Ivar Andrésen possessed one of the outstanding bass voices of the twentieth century. He studied singing at the Royal Swedish Opera School in Stockholm with Gillis Bratt and later with Hjaldis Ingebjart. Although initially thinking himself to be a tenor, he retrained as a bass while still a student. He was tutored in the Wagnerian school of singing by Siegfried Wagner in Bayreuth and by Bruno Kittel in Berlin and made his début at the Royal Stockholm Opera in 1919 as the King of Egypt in Aida. Remaining with the Stockholm company until 1926, he took part in the first performance of Kurt Atterberg’s opera Bäckahästen, in 1925. Between 1926 and 1934 Andrésen was a member of the Dresden State Opera, where he was a key figure in the Verdi renaissance which took place in Germany between the two world wars, and of which the Dresden State Opera was a driving force. It is however for his Wagnerian performances that he is best remembered, although in 1930 he sang in the first performance of Othmar Schoeck’s Vom Fischer und syner Fru which took place in Dresden. While still at Dresden he joined the Berlin Städtischen Oper (City Opera), making his début in 1931 as Daland/Der fliegender Holländer, and in 1934 moved up to become a member of the Berlin State Opera, remaining there until 1939. He first appeared at the Bayreuth Festival in 1927, singing Gurnemanz/Parsifal and King Marke/Tristan und Isolde, returning there regularly until 1936 and singing all the major Wagnerian bass parts: Fasolt/Das Rheingold, Hunding/Die Walküre, Pogner/Die Meistersinger von Nürnberg, the Landgraf/Tannhäuser and Titurel/Parsifal.
At this time Andrésen was also active as a guest singer, appearing at Vienna (1927), Hamburg, Munich, and Barcelona (1929), as well as at Covent Garden between 1928 and 1931, where he sang Wagnerian rôles and Sarastro/Die Zauberflöte. Andrésen made his début at the Metropolitan Opera, New York, once again as Daland, in 1930 and remained with the company until 1932. In 1931 he took part there in the first American performances of Jaromír Weinberger’s Schwanda the Bagpiper, gaining critical acclaim for his portrayal of the Sorcerer. His guest appearances continued at the highest level, at the Paris Opera in 1931, Zürich in 1934, Amsterdam in 1936 and at the young Glyndebourne Festival, where he sang Sarastro in 1935 and Osmin/Die Entführung aus dem Serail in 1936. In 1939 he took part in the first opera performance to be broadcast on television in Germany, as Colas in Mozart’s Bastien und Bastienne. He died unexpectedly in 1940 in Stockholm, aged only 44, by which time his career was beginning to fade.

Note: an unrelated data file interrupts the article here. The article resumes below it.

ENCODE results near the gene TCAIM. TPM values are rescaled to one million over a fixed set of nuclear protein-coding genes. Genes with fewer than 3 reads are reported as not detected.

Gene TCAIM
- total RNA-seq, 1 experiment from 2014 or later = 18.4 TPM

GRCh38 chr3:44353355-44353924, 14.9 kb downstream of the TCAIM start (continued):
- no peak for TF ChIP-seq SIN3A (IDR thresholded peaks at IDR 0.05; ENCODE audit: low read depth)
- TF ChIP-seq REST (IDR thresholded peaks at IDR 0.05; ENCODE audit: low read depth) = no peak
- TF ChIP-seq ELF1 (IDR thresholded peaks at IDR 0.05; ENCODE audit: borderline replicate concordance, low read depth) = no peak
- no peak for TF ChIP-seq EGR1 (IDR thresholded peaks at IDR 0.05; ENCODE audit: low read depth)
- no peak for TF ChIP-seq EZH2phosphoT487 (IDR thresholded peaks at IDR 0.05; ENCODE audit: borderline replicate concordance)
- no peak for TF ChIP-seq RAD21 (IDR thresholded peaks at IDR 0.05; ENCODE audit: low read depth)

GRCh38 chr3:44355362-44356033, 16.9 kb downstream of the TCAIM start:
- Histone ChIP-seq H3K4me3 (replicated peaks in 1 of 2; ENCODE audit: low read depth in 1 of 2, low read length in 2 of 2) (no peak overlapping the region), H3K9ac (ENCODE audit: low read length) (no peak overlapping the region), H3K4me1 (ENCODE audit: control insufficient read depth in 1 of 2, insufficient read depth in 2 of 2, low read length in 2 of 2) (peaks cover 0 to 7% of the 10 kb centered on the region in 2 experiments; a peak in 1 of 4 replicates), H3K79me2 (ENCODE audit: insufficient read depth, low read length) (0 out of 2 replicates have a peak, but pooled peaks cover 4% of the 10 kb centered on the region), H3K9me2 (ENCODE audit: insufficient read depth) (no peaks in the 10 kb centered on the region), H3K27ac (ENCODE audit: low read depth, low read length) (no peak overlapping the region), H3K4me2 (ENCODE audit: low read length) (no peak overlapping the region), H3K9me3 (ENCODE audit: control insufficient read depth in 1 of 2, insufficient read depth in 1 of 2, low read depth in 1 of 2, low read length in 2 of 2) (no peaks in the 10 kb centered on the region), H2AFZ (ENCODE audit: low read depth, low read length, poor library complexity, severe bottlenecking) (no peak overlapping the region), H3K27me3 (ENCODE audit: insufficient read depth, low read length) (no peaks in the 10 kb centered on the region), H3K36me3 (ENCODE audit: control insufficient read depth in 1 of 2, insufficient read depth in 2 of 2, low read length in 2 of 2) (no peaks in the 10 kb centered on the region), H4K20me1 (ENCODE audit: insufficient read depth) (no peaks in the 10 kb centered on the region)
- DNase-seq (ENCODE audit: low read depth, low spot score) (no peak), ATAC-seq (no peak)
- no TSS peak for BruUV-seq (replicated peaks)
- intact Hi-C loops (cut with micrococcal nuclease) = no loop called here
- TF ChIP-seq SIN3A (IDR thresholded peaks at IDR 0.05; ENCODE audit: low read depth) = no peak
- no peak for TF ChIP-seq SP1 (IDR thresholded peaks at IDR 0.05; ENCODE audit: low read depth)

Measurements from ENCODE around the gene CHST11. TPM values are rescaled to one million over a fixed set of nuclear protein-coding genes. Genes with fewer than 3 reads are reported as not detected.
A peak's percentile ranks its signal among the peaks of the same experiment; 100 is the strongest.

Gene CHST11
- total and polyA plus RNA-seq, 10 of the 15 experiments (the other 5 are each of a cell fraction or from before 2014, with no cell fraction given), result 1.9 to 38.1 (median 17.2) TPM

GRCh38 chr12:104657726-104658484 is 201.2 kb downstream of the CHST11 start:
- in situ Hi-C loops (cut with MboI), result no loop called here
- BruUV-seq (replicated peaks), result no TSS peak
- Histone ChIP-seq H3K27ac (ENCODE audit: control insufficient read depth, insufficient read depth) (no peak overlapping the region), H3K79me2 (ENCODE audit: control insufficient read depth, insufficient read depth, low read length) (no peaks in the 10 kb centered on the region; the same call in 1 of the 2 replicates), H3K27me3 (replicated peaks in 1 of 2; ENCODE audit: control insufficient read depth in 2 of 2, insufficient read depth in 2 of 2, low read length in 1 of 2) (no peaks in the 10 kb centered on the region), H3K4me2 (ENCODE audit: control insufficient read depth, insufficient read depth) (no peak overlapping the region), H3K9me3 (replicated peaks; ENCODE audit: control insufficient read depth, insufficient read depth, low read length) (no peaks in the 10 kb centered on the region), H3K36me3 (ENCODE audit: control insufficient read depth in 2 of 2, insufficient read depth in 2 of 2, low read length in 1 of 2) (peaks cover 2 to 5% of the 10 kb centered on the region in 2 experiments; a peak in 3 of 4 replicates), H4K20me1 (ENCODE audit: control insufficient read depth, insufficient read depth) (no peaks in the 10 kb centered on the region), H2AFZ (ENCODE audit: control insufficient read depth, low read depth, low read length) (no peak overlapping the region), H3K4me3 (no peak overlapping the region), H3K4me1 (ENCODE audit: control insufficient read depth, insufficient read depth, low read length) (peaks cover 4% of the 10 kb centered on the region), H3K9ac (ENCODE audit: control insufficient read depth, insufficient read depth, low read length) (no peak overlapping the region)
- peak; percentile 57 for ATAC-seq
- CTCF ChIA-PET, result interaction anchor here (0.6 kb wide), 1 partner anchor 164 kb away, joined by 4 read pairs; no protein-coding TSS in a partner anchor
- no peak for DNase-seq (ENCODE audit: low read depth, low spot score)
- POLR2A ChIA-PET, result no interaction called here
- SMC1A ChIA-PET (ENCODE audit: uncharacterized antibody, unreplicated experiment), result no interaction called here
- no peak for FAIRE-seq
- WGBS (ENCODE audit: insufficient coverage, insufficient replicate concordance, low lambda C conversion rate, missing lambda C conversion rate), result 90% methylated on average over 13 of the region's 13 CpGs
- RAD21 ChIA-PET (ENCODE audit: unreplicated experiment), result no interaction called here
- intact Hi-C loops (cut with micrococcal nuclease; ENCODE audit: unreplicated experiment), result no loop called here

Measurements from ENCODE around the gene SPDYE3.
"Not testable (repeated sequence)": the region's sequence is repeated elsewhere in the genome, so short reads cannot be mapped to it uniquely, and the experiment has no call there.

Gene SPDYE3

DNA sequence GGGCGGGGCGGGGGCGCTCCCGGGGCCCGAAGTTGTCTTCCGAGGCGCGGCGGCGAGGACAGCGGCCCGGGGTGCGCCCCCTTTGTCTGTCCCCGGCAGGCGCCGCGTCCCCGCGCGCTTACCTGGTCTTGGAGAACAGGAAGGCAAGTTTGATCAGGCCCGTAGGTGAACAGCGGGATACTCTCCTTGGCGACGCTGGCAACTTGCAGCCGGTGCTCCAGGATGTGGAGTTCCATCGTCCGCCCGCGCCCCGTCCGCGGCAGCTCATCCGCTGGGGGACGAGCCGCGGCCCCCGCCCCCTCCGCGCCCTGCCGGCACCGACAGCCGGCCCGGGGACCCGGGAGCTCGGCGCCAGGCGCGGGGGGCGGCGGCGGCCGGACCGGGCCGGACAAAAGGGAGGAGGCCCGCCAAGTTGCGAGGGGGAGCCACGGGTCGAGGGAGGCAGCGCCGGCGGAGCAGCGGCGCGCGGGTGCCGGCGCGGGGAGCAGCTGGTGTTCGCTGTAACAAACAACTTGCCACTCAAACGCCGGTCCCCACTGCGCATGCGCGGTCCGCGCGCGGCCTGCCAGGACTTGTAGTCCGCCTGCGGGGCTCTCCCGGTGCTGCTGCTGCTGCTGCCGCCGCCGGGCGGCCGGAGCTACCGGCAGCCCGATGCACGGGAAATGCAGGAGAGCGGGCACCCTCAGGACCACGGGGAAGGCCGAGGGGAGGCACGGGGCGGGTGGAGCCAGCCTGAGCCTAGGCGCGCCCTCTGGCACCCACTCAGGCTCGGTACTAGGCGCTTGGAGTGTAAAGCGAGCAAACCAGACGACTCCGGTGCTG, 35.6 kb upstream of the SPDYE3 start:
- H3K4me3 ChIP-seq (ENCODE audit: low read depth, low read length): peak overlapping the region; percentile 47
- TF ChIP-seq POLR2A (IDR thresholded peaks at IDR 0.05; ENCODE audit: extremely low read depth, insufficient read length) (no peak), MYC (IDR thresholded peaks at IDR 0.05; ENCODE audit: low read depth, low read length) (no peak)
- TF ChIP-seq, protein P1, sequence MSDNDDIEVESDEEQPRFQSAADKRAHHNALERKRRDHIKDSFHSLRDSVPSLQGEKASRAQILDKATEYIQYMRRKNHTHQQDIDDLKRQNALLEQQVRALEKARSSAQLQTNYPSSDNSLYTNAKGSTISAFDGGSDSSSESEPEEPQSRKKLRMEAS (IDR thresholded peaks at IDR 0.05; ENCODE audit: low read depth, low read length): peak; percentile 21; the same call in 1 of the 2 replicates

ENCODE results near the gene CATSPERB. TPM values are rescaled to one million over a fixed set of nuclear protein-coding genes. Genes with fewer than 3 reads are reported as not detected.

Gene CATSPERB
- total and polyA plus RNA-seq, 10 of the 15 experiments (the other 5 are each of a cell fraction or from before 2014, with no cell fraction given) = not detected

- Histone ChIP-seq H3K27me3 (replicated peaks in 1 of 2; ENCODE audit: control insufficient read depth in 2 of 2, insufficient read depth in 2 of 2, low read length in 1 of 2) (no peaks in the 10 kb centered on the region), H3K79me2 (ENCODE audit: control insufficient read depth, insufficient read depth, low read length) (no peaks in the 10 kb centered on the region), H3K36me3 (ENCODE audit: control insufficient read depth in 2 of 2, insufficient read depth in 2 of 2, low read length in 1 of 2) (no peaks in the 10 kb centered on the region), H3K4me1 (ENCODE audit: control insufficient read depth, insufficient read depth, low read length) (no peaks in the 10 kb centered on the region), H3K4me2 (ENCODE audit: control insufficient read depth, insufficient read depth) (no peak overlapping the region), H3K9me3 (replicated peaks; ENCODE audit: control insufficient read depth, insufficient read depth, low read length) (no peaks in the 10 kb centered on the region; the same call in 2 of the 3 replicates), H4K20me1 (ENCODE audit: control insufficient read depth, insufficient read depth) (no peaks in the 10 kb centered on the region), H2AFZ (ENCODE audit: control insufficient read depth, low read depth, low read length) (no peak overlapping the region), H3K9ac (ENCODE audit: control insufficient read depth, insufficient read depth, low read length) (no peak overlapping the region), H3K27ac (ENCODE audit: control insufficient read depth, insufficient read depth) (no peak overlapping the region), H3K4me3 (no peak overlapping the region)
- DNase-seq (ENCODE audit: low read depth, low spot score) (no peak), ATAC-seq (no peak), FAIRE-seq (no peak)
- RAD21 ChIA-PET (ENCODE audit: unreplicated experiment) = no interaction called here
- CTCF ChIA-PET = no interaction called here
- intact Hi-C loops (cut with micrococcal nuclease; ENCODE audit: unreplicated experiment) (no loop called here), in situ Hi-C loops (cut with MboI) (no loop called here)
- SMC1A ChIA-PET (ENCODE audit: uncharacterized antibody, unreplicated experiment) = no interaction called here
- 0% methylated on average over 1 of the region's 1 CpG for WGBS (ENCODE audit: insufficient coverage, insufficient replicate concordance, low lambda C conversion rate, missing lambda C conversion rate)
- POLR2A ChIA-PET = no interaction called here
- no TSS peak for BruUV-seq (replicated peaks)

In addition to the major Wagnerian rôles, Andrésen was an accomplished interpreter of numerous buffo bass parts such as, in addition to those already mentioned, Dr Bartolo / Le nozze di Figaro and Abu Hassan / Der Barbier von Bagdad (Cornelius), and many of the central rôles of the bass repertoire, including the Commendatore/ Don Giovanni, Plunkett / Martha, Ivan Khovansky / Khovanshchina, and Banquo / Macbeth (Verdi). He was also an accomplished concert and lieder singer, as his numerous recordings demonstrate.
He began his recording career while singing in Stockholm, making his first recording in January 1921 for HMV’s Scandinavian subsidiary, Concert Record Gramophone. Two more titles were recorded in September 1922, after which Andrésen changed labels to Nordiska Polyphon, a subsidiary of Deutsche Grammophon. Between March 1923 and May 1924 he recorded for this company thirty-six titles which were issued on eighteen double-sided records; and in May 1925 recorded two further titles for HMV. Andrésen was quick to change to the new electrical recording method and in November 1926 recorded four titles for the Lindström Company. He maintained this connection when he took part in the recordings made in the Bayreuth Festival Theatre by the English Columbia label, which had purchased Lindström as part of its international expansion during the second half of the 1920s, singing King Marke in Tristan und Isolde (1928) and the Landgraf in Tannhäuser (1930). Andrésen’s other studio recordings include excerpts from his operatic repertoire as well as some distinguished lieder performances. The American critic Will Crutchfield described his interpretation of Carl Loewe’s Der selt’ne Beter, in which a royal father prays for the life of his daughter, as ‘one of utter involvement and considerable imaginative and vocal resource’ (Song on Record, Oxford, 1986).
© Naxos Rights International Ltd. — David Patmore (A–Z of Singers).
Role: Classical Artist